In and of themselves, herbs may not be power-packed with nutrition, but there are still reasons why we should include them in our quest for quality food and better health. Herbs slow down the cooking process and connect us to nature, but besides the enjoyment of growing and cooking herbs, they impart flavor that makes food taste delicious naturally. And when we enjoy our food, smaller food servings are more satisfying.
One of the most exciting things about spring to me, besides watching gold finches at the feeders, is the sprouting of the first green shoots of the season. I’m always amazed that the first (or certainly one of the first) green shoots to appear are the garlic chives in the large clay pot by my backdoor and in my “secret garden” by the horse pen. They must be hardy. How else could they brave the cold spring nights and heavy, wet snows? Yes, chives are easy, even for a sometimes-gardener, but I’ve learned a few things about growing and eating this delectable treat that I’d like to share.
Because chives are not easily found in grocery stores yet are amazingly easy to cultivate, your best source for them is your own backyard. They grow from small bulbs and do well in an outside pot, on the kitchen windowsill, in the potager (kitchen garden), in raised beds and flowerbeds, or just about anywhere. Chives come back year after year. You can plant, harvest, and enjoy them for three seasons. And with their graceful spray of greenery and beautiful purple blossoms, they create beauty in the garden.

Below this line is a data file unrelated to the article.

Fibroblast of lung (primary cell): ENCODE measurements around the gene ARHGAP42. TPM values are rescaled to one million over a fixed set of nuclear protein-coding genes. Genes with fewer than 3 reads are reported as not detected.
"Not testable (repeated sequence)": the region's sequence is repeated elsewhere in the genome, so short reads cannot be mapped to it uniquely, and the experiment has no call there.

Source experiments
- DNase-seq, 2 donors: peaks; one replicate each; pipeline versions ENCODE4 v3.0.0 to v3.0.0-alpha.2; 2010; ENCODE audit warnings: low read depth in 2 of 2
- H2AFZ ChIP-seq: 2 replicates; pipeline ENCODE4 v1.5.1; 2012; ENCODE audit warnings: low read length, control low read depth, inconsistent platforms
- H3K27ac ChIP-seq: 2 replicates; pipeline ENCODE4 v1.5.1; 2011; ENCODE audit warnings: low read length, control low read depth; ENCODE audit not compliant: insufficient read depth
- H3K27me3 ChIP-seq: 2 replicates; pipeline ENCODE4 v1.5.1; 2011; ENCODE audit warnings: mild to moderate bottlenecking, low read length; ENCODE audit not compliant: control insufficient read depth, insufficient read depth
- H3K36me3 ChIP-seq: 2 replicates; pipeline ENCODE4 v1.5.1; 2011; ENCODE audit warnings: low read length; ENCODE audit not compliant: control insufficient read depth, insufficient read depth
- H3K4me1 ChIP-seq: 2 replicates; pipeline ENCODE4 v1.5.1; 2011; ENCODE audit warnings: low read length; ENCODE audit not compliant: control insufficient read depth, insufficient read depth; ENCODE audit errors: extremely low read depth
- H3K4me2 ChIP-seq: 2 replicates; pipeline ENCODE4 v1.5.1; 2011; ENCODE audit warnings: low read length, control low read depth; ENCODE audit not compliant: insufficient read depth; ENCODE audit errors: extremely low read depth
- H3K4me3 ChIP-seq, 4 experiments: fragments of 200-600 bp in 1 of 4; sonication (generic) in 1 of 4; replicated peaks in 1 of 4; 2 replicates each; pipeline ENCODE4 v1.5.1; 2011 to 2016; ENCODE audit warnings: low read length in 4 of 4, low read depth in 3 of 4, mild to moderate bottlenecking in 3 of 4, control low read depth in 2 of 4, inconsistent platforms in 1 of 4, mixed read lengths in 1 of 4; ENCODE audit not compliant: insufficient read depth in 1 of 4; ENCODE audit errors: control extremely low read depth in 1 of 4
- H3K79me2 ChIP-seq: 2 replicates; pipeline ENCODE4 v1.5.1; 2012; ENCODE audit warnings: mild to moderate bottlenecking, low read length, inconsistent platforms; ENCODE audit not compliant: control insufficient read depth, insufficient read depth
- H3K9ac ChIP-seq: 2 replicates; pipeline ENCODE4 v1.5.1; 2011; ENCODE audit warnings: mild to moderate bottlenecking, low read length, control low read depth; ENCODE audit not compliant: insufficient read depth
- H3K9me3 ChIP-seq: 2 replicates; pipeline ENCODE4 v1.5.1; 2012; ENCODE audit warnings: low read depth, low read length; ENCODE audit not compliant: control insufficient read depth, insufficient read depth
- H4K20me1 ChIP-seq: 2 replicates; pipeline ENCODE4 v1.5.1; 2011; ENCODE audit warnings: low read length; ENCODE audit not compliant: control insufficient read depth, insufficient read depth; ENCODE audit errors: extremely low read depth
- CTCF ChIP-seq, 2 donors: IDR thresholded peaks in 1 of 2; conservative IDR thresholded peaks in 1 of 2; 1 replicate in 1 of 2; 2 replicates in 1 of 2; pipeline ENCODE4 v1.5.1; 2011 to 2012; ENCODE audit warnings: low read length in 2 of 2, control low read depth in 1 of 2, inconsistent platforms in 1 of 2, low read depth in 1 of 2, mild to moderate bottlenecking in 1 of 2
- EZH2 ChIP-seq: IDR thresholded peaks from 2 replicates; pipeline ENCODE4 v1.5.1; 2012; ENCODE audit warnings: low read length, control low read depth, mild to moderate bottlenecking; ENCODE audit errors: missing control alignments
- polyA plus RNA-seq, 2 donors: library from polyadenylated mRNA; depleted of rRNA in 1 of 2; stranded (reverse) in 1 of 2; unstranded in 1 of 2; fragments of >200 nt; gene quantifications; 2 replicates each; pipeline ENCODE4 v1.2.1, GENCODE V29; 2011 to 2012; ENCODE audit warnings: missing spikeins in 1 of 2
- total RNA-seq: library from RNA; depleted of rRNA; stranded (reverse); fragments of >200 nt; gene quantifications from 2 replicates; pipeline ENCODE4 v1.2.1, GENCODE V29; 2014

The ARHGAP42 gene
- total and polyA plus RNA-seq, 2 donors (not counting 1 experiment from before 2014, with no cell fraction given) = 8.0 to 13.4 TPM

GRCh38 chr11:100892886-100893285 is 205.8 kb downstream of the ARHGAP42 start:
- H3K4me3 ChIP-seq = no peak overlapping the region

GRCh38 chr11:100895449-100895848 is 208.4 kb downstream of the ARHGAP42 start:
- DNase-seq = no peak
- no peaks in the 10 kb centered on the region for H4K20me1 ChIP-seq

Like any edible, the main thing to remember about growing chives is that they’re only as nutritious as the soil you plant them in. So think organic, and think compost for nutrients. As anyone who studies nutrition is aware, healthy soil means healthy food—and this leads to human health. No one understood this better in the 20th century than Dr. Royal Lee. (See his book From Soil to Supplement for a self-guided course on human nutrition that will help you understand the connection between our soil, our food and our health. Empty Harvest: Understanding the Link between Our Food, Our Immunity, and Our Planet by Dr. Bernard Jensen and Mark Anderson is another great reference on how the health of our planet directly affects our own health.)
Chives (Allium schoenoprasum) belong to the same botanical family of vegetables and herbs as garlic, onions, leeks, and scallions. They’ve been cultivated for centuries for both their pungent flavor and their medicinal properties.
Health Benefits of Chives
Chives have a long history of culinary and medicinal uses. In the Middle Ages, chives were promoted as a medicinal cure for melancholy, and some believed they drove away evil spirits. Today we know that chives and chive flowers are high in vitamin C, folic acid, and potassium. You can use them in your recipes to help restore vital nutrients lost in cooking. The high concentration of sulfur compounds and other essential oils in chives accounts not only for their healing properties but also for their tangy, aromatic taste.